Thursday, January 12, 2006

Step away

I did an hour-long ride on the trainer tonight so I could cook some dinner and amp up for a short outdoor ride later. It's finally good and below 20 degrees, so I thought I could try out some of my colder weather gear. Only now it's later and here I sit, losing steam by the second (much like Mt. Augustine, currently settling after her initial blow.) It's not that I feel psychotically compelled to ride every day. It's just that now the conditions are ideal - clear, calm, cold, and no volcanic ash clogging up the air.

Perhaps I'll leave first thing in the morning for an early ride before work. Hmmm - that sounds just like one of the "lies we tell ourselves" mentioned on Fat Cyclist's site. Reading Fatty's and other real racers' Web sites has fueled my ambition and focused my training, but one side effect of this information glut from endurance athletes is a heightened focus on a much more ambiguous part of myself - my weight.

I'm never been one to gain or lose weight too quickly, so I never really noticed the fluctuations. I was honestly shocked when I bought my first gym membership two years ago and learned I weighed 159 pounds (this happened mere months after I returned from a 3,200-mile bike tour that, at the time, I believed left me in pretty good shape.) But thanks to an increased level of road biking, my efforts to curb my Pepsi habit, and the peer pressure of well-meaning Spin Nazis at the Apple Fitness, I was able to shave off 30 pounds without trying to diet. I weighed 128 toward the end of summer 2005 and hardly noticed the difference, except for occasional comments my mom would make about my need to buy new pants ('but wearing jeans around your hips is all the rage ... isn't it? No?' The truth is, I'm tragically turned off to fashion cycles.)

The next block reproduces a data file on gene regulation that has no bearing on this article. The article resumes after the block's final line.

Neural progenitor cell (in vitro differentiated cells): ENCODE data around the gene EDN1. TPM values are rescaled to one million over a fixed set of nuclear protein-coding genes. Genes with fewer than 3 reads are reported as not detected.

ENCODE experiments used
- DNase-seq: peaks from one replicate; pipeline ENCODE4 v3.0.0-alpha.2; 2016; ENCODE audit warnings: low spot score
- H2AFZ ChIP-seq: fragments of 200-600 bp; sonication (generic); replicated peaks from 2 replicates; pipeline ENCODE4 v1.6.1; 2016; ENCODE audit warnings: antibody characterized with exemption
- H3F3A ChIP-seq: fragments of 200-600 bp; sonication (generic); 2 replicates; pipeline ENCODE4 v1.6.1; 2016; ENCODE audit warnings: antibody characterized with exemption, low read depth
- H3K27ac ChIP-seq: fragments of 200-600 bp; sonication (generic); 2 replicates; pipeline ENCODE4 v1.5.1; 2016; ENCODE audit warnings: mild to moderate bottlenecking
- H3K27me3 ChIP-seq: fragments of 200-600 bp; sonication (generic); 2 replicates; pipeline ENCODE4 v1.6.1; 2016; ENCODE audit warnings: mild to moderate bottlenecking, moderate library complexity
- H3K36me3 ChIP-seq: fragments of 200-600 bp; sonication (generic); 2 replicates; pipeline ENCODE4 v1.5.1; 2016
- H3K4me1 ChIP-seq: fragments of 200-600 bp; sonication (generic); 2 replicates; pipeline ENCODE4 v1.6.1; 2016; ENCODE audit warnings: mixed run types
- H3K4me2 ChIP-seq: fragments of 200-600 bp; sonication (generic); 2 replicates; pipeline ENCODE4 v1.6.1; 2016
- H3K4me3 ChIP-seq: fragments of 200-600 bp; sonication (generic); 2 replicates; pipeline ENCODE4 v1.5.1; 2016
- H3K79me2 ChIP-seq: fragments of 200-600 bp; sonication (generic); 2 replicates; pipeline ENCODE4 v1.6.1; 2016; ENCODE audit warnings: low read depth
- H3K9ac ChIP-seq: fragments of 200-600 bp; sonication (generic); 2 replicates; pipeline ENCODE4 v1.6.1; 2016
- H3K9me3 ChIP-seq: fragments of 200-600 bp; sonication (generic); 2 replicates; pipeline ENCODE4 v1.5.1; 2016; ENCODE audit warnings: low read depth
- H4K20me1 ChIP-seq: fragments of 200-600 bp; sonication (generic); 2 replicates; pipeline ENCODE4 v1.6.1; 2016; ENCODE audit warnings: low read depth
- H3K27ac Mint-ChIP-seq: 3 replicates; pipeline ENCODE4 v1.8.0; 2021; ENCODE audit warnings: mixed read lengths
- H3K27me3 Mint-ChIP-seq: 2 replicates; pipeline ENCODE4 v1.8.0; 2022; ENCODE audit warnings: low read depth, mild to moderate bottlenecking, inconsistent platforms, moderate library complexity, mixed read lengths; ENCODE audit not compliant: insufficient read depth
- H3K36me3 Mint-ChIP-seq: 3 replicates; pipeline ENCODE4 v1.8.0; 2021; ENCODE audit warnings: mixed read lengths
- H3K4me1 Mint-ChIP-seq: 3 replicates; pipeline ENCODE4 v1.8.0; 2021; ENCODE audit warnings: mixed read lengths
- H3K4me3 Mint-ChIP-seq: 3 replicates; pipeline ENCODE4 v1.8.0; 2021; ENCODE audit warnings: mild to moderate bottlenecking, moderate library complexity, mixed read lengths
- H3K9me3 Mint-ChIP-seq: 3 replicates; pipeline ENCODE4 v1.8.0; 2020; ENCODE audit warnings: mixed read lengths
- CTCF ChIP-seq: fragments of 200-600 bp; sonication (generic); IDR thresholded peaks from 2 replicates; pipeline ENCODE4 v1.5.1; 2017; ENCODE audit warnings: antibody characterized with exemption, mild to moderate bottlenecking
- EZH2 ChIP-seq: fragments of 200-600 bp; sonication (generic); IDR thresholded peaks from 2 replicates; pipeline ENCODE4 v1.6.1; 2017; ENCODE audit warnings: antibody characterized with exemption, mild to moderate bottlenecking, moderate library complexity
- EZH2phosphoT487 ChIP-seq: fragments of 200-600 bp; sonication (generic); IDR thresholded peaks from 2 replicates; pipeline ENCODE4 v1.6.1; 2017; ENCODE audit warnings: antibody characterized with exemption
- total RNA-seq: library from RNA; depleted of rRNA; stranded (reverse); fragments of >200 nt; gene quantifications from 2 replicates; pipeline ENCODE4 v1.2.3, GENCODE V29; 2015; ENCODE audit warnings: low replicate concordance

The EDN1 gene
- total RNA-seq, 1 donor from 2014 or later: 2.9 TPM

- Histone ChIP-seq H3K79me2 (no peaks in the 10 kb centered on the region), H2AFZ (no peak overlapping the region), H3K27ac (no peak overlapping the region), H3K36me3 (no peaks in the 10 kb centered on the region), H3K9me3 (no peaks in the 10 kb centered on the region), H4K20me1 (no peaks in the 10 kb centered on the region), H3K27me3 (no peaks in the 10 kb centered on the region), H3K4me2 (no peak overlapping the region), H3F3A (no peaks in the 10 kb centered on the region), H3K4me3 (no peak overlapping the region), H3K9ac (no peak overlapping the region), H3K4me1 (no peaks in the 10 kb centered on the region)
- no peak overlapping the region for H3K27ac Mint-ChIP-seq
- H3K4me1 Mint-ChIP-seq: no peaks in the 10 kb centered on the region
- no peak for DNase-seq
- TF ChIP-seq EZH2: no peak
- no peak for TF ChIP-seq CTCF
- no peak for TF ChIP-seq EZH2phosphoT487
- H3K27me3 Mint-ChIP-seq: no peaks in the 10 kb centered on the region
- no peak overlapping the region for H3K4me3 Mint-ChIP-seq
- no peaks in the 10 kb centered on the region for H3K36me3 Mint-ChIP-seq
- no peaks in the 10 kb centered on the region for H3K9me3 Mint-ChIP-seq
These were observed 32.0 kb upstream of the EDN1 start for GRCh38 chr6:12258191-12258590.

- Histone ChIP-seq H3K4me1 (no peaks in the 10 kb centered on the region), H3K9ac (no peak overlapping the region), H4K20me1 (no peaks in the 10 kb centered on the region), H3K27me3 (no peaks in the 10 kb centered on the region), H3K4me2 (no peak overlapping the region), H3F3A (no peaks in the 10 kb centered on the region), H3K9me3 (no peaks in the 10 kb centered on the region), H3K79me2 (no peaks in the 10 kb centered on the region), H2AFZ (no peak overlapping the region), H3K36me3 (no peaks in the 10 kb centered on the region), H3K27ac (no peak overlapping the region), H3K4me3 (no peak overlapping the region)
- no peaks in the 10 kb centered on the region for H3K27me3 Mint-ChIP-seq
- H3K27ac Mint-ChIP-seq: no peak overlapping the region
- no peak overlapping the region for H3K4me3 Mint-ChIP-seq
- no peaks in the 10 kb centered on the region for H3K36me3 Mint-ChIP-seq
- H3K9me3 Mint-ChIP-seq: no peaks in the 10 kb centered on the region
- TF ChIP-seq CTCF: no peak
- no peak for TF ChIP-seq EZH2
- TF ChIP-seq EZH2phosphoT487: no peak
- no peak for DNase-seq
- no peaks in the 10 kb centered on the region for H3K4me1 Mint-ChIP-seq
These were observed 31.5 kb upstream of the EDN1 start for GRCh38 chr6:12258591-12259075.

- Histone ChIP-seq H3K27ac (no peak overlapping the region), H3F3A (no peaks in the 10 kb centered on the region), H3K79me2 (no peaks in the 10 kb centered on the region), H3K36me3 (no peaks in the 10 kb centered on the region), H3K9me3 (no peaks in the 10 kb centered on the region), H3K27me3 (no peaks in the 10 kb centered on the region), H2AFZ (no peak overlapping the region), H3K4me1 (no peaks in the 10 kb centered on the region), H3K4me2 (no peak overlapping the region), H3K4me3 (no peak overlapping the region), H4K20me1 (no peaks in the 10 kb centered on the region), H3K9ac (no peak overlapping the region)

But the only reason I mention all this now is because I'm gaining weight again. I have an admittedly ancient bathroom scale that was purchased at the Salvation Army when we first moved to Alaska. On first use, the needle hovered around 130. Now ... closer to 135.

I'm not sure why I'm gaining weight. I do think it has something to do with my increased physical activity over the past six weeks. It could be muscle ... although I haven't done all that much strength training to really build muscle mass. It could be that my equilibrium is thrown off and my appetite has skyrocketed, causing me to inhale box after box of cold cereal without the former benefit of guilt. I don't know. But the worst part is, I do feel guilty about it. Because if I'm going to be carrying myself over 100 miles of snowmachine trail in February, less of me is better - right? I haven't really decided whether or not I'm going to start a cliche New Years diet or simply ignore my scale and hope my body finds its happy place. After all ... you need body fat to keep you warm for winter riding, don't you? Oh, the lies we tell ourselves.